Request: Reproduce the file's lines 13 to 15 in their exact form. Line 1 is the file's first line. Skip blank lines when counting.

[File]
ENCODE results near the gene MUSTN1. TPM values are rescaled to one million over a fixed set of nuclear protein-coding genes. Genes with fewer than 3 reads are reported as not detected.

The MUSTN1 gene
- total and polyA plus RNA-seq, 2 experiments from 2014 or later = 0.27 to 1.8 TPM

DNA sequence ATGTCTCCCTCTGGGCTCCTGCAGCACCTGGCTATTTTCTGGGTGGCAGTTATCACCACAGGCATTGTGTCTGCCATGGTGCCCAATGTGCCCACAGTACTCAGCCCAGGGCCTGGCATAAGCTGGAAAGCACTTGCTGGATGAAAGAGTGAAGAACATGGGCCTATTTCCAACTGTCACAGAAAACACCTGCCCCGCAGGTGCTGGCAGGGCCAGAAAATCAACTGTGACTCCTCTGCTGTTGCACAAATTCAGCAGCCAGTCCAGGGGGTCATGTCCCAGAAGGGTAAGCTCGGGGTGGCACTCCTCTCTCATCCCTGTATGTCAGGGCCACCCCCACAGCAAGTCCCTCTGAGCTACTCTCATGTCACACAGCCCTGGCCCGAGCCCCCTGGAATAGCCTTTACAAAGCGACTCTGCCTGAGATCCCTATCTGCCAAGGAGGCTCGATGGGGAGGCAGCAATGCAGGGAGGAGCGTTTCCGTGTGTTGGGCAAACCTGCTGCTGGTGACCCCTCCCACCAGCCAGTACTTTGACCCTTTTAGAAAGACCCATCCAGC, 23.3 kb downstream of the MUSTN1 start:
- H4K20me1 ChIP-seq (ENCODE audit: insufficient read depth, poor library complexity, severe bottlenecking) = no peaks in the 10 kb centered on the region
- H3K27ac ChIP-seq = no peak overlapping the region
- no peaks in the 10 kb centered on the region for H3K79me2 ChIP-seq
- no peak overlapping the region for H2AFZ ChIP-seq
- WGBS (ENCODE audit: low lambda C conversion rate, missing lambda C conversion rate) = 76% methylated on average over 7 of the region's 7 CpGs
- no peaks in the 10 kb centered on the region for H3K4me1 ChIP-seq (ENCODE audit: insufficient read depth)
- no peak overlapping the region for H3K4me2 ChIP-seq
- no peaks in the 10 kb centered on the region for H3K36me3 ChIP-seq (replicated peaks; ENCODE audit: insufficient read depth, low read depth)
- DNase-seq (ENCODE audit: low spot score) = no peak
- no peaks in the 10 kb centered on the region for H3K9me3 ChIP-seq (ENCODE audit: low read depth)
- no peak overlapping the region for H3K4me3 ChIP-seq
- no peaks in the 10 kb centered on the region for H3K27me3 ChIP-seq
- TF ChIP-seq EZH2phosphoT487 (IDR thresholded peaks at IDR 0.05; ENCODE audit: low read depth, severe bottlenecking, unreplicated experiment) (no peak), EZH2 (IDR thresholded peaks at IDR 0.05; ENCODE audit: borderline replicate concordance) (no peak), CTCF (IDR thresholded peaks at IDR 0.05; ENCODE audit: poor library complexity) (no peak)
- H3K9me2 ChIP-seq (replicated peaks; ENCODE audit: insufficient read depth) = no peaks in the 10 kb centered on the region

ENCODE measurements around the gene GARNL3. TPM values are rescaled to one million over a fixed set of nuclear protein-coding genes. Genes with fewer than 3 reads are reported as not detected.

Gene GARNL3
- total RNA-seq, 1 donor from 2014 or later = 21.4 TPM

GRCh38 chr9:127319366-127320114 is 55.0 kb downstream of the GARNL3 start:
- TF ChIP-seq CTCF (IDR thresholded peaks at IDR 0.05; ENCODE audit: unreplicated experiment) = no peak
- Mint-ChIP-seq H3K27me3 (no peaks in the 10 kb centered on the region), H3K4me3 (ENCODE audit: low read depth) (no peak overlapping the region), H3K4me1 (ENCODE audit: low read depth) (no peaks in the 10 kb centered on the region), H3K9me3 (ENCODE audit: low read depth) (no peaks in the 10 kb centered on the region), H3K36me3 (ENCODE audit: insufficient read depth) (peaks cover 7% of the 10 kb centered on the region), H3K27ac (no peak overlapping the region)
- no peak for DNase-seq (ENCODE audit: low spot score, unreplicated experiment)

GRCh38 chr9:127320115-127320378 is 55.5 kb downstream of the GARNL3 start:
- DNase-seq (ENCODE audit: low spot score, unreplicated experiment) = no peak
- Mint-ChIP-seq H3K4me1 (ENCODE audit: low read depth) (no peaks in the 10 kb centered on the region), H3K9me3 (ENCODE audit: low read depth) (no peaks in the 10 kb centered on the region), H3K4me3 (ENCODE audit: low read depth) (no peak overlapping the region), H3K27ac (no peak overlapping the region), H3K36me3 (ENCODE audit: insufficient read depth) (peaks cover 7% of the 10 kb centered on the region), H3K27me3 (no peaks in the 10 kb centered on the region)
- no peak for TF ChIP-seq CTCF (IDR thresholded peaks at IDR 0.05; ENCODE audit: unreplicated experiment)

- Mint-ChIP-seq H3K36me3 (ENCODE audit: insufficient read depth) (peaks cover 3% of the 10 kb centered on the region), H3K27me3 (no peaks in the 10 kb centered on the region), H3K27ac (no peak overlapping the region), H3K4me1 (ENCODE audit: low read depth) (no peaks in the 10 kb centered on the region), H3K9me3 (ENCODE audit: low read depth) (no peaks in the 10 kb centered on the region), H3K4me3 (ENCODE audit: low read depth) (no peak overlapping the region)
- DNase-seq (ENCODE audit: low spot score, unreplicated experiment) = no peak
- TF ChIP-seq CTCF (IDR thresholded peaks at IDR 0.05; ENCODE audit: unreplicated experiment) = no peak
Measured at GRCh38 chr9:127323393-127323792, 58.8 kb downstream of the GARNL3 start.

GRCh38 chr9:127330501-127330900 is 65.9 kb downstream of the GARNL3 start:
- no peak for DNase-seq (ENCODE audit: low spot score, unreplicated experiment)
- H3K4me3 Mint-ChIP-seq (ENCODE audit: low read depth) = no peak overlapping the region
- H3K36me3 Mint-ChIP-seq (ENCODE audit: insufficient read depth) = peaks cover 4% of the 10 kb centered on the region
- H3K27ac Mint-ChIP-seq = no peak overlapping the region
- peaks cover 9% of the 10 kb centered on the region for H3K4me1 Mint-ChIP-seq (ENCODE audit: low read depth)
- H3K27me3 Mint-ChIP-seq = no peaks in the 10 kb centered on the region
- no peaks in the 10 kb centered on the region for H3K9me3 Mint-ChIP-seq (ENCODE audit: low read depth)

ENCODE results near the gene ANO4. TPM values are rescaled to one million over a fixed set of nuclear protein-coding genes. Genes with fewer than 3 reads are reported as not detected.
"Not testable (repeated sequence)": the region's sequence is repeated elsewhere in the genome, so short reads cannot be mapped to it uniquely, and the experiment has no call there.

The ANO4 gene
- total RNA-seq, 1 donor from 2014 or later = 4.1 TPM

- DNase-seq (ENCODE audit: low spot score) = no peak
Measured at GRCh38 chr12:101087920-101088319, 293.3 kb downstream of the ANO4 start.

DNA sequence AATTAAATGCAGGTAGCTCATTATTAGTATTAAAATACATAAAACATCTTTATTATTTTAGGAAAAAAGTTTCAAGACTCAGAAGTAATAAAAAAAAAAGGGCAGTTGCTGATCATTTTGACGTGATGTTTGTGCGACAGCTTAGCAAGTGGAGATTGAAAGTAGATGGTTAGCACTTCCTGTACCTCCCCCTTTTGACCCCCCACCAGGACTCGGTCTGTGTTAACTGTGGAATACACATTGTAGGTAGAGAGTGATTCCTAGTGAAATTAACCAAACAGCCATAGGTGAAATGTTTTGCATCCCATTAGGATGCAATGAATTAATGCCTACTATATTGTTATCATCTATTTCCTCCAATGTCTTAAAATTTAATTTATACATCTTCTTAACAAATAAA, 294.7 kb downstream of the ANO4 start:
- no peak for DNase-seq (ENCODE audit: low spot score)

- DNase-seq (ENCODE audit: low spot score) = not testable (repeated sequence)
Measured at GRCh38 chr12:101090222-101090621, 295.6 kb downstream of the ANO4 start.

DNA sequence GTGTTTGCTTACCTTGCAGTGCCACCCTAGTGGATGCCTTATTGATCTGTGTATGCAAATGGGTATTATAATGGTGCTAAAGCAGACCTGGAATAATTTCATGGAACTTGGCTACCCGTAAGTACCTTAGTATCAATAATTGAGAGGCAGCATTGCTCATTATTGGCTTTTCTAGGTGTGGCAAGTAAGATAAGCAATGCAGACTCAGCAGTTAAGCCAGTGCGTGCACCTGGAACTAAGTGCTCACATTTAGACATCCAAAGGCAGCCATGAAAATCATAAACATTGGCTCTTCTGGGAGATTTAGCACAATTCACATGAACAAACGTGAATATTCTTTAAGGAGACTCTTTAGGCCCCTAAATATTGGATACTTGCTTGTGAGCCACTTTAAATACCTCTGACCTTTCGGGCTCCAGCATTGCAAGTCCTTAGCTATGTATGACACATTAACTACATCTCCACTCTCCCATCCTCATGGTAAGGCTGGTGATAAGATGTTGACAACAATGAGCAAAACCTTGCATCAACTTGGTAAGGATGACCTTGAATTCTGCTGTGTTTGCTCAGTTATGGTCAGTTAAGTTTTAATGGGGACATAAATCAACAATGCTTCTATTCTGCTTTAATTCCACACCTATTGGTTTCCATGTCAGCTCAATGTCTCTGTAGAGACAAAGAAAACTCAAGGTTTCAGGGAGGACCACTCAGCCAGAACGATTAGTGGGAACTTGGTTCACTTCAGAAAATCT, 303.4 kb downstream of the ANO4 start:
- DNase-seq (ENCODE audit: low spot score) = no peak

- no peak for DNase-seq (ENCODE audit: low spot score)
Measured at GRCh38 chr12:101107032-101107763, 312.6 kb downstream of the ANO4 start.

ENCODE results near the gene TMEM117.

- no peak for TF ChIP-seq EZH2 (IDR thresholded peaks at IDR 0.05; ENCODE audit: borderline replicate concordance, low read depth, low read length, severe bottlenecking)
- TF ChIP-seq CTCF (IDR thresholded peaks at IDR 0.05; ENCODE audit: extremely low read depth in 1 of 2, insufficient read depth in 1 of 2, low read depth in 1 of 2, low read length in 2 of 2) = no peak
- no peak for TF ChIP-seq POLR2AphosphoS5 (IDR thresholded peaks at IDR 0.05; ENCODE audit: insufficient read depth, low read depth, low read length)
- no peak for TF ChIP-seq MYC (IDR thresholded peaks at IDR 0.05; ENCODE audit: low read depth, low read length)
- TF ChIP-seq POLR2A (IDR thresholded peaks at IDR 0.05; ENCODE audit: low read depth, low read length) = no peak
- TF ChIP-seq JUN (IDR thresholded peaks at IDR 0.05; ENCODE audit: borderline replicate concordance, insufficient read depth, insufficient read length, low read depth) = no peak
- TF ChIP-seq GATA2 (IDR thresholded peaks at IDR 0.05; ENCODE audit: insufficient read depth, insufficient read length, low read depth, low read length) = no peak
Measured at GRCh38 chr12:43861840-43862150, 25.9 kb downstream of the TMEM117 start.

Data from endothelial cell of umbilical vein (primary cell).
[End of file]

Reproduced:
- DNase-seq (ENCODE audit: low spot score) = no peak
- no peaks in the 10 kb centered on the region for H3K9me3 ChIP-seq (ENCODE audit: low read depth)
- no peak overlapping the region for H3K4me3 ChIP-seq